Let’s get back to talking about YA.
I was on some forum the other day when someone asked everyone’s top three YA books, and I responded with:
A Wrinkle In Time by Madeleine L’Engle;
[A science fiction story about a girl who learns how to take a shortcut between planets.]
House of Stairs by William Sleator; and
[A science fiction story about kids subjected to a behaviorist experiment.]
The Hunger Games by Suzanne Collins.
[A science fiction story about kids killing each other for various reasons.]
With The Adventures of Huckleberry Finn as an ancestral selection [not really science fiction unless you include rafts]. Some old fashioned answers, appropriate for an old lady writer such as myself (yes, yes, I realize that I’m supposed to conceal my age/gender when writing YA, but that’s only true for apple polishers who work for corporate publishers; I’m writing for people who appreciate truly unmarketable writing, and we don’t care about demographics for obvious reasons).
Then I started looking at everyone else’s answers. and as a result, my Kindle has lots of nice, new YA on it now. Also some child star bios – I’ve been reading a lot of those to kind of research how YAs feel when undergoing extraordinary things, as background for book 2 in the series. I’m up to page 30, but I’m not going to talk about that right now.
Instead I’m going to drop a cryptic, brief and infuriating reference to The Wicked Pigeon Ladies In The Garden, which is one of the most sublime books ever written.
And then I’ll move along to what I’ve been reading lately.
The Absolutely True Diary of a Part-Time Indian by Sherman Alexie
I enjoyed this story about an Indian kid who decides he wants to go to the rich white kids’ school and then on to college, despite a staggering array of obstacles including poverty, handicaps related to illness in infancy, parents that drink too much and a community that isn’t too impressed by his decision to turn white on the inside, like an apple.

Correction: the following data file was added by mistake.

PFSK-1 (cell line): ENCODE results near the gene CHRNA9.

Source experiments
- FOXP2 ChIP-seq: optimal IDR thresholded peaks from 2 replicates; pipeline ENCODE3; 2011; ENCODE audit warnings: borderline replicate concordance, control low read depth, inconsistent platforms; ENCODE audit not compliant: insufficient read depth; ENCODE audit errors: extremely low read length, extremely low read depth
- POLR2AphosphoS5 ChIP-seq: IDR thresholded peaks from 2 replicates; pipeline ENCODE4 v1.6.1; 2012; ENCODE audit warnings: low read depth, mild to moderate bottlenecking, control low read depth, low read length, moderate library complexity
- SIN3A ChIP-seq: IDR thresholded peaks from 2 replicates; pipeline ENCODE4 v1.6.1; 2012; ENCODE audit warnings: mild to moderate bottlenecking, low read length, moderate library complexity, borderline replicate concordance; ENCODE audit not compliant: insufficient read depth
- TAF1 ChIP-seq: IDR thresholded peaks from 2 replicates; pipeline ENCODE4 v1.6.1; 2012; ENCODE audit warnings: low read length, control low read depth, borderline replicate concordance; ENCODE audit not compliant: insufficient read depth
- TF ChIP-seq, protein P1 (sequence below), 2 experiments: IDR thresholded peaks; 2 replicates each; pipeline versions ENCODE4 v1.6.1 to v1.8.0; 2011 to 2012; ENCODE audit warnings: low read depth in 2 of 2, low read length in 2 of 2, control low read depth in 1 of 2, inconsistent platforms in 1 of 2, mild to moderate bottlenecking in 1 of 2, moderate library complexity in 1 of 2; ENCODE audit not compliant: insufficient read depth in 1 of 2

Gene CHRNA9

Further to my rant about cultural appropriation, this is a good example of a story about clashing cultures that respects both sides and doesn’t demonize or wallow in sanctimony. It’s full of casual offensiveness: I was impressed by a sequence where Junior is greeted with one of the foulest racist jokes I’ve seen in a YA story – then when he tells his wise grandmother, she informs him that the joker was actually testing him with a male power play, and tells him how to respond in a socially appropriate way.
Like the joker character, this is a book that likes to offend you, then reward you if you stick it out to see where the story is headed. I understand it’s been banned a few times, and I can see why, but I still like it.
Wild Magic by Tamora Pierce
The Tortall series by Tamora Pierce is on several best-YA lists, so I jumped in with Wild Magic, the tale of a teen girl who is remarkably good at talking to animals. It takes place in a fantasy kingdom full of intrigue, adventure and mages. Yup, it’s Mary Sue as can be, but in all the right ways, encouraging the reader to step into the world and daydream about how they’d interact with it.
This particular volume is a good place to start if you like animals. Especially ponies. The plot keeps moving and twisting, sometimes in familiar ways and sometimes in unexpected directions.